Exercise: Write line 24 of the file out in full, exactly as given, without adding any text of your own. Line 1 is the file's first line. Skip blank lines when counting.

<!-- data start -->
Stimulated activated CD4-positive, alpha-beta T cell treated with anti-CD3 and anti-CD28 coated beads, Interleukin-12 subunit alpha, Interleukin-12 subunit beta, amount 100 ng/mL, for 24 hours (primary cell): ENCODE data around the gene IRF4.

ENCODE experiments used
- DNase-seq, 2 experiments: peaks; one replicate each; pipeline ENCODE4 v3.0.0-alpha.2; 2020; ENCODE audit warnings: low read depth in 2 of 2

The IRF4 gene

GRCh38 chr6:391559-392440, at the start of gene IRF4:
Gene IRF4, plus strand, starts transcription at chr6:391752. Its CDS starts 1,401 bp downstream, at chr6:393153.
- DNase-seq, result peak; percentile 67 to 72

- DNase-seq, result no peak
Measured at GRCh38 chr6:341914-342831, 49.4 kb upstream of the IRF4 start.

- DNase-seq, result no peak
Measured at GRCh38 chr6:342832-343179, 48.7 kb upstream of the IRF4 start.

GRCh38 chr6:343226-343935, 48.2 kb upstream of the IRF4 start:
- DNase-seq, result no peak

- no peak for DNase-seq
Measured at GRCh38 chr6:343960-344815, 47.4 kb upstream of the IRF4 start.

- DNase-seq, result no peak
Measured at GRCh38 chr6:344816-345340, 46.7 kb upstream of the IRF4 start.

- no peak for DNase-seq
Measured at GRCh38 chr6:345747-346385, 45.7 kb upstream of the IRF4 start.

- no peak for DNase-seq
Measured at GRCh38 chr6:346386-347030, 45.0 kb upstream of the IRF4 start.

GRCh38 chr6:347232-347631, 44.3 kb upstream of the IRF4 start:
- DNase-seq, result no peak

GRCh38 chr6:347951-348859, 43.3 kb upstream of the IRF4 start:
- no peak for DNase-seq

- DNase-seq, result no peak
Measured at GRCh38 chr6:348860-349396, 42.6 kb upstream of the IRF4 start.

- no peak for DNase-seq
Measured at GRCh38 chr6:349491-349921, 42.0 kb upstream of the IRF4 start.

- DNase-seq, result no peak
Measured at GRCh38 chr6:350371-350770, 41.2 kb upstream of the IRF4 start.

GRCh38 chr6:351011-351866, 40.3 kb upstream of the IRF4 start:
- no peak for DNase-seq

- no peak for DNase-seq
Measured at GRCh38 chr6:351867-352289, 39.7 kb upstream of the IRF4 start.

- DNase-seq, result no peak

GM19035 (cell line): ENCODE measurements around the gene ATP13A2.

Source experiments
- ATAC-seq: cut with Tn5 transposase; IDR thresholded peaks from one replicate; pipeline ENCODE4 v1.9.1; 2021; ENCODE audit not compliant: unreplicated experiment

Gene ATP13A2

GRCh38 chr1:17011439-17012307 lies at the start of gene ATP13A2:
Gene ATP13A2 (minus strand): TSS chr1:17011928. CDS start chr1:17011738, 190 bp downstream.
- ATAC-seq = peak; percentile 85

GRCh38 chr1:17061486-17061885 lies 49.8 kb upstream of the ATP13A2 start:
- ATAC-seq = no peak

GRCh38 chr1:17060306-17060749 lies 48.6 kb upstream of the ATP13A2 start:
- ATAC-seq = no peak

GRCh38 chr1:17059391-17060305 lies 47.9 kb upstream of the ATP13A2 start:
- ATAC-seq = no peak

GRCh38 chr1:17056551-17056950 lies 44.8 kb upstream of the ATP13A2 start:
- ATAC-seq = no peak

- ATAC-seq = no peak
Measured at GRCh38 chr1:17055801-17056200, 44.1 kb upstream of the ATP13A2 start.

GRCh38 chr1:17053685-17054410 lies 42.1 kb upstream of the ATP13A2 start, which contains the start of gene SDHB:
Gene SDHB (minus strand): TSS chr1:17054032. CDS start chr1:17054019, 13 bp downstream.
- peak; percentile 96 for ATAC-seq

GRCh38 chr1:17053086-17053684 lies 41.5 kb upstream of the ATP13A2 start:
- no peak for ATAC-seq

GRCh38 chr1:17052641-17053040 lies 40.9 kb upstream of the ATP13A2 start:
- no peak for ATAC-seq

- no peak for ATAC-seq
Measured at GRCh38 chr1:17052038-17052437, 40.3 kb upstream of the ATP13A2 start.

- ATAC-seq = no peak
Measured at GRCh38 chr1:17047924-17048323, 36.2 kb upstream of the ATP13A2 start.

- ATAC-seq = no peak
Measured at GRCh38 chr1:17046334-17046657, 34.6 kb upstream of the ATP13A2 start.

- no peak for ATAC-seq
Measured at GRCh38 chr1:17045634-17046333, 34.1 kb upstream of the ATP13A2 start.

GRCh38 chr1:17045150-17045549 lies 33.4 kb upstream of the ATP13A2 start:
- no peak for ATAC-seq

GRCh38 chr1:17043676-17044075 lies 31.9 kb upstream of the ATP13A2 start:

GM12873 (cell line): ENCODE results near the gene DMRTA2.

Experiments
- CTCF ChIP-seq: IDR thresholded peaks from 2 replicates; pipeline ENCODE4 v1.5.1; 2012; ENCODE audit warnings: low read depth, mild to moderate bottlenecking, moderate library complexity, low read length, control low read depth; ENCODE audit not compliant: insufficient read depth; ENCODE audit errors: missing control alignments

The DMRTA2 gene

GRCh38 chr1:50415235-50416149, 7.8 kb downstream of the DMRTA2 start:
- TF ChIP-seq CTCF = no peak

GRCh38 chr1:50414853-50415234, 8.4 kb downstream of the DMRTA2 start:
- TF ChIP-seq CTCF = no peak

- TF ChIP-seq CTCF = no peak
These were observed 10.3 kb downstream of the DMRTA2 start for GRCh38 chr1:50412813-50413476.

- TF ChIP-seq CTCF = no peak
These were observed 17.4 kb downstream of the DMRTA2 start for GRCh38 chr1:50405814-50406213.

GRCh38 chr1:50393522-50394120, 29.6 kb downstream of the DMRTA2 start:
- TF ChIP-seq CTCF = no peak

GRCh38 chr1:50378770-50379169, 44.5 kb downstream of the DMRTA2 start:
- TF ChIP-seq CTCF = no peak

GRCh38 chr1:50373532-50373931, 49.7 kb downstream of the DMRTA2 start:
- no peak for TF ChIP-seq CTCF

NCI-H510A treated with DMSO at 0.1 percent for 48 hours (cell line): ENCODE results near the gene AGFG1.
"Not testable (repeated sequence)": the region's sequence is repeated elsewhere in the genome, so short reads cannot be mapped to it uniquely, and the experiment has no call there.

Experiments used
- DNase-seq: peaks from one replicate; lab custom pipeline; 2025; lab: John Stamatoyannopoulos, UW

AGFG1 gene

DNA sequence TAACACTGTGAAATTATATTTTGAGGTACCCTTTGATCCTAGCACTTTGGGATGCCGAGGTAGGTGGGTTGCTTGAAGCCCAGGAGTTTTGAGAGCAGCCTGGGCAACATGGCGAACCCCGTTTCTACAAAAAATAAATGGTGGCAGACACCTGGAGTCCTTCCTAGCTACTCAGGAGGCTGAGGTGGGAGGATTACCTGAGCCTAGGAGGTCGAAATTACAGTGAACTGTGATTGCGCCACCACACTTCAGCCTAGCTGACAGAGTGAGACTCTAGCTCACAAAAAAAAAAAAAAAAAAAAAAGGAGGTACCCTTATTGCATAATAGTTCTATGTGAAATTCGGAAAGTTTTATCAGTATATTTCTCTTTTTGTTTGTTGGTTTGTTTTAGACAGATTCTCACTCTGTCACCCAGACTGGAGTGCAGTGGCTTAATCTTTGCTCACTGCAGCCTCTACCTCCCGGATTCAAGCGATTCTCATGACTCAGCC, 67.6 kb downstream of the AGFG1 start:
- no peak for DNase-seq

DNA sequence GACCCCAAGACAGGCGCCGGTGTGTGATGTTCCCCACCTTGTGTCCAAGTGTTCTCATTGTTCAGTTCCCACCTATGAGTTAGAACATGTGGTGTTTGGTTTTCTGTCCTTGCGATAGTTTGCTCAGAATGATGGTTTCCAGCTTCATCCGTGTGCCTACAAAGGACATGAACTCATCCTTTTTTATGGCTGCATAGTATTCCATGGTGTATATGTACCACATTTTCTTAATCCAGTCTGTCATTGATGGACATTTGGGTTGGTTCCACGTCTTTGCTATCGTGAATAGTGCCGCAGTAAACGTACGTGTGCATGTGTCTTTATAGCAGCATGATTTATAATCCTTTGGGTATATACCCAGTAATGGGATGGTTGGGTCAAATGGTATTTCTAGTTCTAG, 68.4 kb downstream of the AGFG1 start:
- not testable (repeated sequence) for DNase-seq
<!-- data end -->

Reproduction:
GRCh38 chr6:347951-348859, 43.3 kb upstream of the IRF4 start: